Time to celebrate ‘Bear Week,’
Published 3:31 pm Tuesday, March 28, 2023
BROOKHAVEN — Mississippi Department of Wildlife, Fisheries and Parks is celebrating black bears with “Bear Week,” which began today. Louisiana and American Black Bears are currently found in three general areas within the state on the Gulf Coast, around the Loess Bluffs of southwest Mississippi and in the Mississippi River Delta.
Bear Week has a goal to educate Mississippians on the state’s recovering black bear population. MDWFP’s black bear program works to prevent human and bear conflicts while raising a sustainable population in the state. It has been nearly two years since a black bear wandered down the streets of nearby Natchez before it fell for a doughnut in a trap.
MDWFP and Mississippi State University are working on a research project studying bear movements in the state. Currently, eight bears are equipped with GPS tracking collars and the department hopes to double the number by winter of 2023. MDWFP asks the public to report any bear sightings on the MDWFP webpage.
One bear known as M16, also known as Bruce, was collared on Mahannah Wildlife Management Area north of Vicksburg in the spring of 2022. Bruce has crossed a major highway nine times, swam the Yazoo River and covered over 50 miles in his movements.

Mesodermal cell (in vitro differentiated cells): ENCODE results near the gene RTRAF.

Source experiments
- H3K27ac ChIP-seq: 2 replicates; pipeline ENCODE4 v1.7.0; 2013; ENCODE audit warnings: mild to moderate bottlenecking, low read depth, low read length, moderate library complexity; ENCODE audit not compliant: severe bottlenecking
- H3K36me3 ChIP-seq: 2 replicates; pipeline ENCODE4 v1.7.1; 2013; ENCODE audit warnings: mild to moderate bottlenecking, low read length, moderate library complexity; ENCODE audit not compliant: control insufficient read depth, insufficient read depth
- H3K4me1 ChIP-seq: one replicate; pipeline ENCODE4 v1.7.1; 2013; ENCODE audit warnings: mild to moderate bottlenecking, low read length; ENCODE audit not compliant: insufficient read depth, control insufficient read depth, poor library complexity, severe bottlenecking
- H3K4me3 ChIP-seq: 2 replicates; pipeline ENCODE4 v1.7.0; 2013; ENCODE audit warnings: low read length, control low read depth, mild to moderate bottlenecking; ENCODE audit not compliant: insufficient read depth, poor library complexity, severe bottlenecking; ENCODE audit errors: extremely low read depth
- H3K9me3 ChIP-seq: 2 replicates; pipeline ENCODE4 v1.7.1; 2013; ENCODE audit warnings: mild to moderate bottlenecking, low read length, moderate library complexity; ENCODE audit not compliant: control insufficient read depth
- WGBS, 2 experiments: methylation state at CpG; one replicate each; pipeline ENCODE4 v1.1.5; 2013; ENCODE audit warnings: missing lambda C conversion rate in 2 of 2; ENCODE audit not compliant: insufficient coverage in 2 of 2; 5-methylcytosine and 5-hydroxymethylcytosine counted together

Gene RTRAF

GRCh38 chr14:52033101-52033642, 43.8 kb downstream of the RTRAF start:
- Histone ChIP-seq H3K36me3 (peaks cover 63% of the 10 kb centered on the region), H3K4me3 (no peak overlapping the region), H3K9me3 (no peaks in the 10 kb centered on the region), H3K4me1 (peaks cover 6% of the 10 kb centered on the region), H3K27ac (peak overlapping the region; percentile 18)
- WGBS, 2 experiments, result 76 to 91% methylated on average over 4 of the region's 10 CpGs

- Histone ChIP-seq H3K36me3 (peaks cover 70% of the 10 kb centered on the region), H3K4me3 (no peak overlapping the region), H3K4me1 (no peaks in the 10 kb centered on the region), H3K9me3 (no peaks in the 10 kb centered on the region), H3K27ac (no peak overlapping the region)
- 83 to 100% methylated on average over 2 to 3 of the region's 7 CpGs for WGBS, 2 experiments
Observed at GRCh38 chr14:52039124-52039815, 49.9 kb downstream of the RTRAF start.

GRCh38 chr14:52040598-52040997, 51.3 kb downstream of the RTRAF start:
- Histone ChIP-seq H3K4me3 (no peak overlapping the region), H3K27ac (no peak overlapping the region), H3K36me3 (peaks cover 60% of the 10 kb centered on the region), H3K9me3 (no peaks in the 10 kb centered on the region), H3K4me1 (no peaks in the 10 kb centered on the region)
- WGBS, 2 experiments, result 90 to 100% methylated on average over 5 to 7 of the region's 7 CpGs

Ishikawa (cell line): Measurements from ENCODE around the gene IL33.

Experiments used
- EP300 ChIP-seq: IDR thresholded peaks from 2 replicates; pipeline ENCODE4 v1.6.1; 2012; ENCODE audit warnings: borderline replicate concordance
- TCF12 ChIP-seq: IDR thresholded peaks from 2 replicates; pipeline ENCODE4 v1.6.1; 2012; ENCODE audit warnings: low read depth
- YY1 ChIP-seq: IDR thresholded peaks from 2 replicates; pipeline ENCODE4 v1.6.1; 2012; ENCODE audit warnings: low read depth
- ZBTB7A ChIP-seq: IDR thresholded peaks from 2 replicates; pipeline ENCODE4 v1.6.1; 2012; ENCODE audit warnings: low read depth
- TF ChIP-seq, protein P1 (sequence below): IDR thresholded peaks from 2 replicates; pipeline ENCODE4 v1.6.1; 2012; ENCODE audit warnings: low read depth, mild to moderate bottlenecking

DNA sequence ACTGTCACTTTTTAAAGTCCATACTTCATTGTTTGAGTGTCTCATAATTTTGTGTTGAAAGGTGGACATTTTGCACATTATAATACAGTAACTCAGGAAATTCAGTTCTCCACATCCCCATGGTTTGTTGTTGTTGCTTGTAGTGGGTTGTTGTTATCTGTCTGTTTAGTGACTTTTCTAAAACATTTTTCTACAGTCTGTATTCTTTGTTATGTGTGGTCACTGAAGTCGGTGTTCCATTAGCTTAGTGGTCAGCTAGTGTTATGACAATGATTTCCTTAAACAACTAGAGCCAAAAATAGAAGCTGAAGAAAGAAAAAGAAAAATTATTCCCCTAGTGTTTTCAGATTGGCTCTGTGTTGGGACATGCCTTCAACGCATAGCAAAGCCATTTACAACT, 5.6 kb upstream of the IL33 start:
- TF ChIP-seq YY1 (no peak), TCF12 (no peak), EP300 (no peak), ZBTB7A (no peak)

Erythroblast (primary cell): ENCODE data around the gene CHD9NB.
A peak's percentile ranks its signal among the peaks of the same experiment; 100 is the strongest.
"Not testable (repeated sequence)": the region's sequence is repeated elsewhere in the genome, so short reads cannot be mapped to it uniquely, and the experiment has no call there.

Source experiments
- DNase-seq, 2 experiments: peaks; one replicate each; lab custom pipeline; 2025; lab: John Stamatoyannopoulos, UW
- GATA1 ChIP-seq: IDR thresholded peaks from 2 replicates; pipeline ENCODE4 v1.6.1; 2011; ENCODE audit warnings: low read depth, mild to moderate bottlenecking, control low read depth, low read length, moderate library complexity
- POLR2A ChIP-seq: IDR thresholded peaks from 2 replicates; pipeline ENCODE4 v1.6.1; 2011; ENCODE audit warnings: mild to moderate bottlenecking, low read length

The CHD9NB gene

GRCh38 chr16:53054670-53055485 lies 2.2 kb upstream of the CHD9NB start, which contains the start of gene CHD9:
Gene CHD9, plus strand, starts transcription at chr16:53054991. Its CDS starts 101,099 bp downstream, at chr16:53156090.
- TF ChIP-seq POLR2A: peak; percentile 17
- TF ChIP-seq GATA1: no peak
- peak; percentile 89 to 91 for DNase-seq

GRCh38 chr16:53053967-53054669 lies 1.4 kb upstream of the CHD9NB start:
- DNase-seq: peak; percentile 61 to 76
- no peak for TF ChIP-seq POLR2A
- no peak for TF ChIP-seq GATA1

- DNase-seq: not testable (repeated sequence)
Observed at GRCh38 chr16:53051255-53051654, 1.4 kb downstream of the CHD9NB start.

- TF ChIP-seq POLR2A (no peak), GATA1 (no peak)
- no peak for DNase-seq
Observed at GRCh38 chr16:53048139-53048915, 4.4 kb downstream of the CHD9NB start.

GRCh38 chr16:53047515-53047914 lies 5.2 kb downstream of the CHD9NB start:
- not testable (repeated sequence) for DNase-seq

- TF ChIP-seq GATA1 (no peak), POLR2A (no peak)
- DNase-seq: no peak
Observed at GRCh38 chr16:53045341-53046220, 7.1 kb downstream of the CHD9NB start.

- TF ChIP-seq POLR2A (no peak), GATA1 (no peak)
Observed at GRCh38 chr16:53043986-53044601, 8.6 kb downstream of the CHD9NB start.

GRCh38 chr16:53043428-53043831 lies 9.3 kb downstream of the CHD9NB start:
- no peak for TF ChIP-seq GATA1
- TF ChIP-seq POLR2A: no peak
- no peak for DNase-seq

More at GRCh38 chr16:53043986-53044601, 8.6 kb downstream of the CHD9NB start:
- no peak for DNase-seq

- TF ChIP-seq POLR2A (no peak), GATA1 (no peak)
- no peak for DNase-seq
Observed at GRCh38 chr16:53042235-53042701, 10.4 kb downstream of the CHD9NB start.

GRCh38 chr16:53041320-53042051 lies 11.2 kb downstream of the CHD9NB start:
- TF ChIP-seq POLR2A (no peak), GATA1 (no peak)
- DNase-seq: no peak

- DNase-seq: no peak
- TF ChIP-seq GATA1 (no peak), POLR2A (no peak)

A bear’s range size can vary depending on habitat quality. MDWFP states the average home range for an adult male bear is roughly 20,000 acres while the average home range for an adult female is roughly 5,000 acres.
Habitat type, sex, age, season, environmental conditions, food availability, and population density all play a significant role in determining size and shape of a bear’s range, according to the MDWFP. Range sizes typically increase during the summer mating season and during fall when bears are foraging heavily to build fat reserves.
Officials estimate there are 150 black bears in the state. Bears will begin to be more active as the spring moves along so it is not uncommon to see them as they move more.
Black bears are native to Mississippi and once had a larger population here. President Theodore Roosevelt got his nickname of “Teddy,” when he refused to shoot a black bear tied to a tree in the Mississippi Delta. The “Teddy” bear was born soon after and Roosevelt’s story aided conservation efforts and hunters followed his lead by pursuing game by the rules of Fair Chase.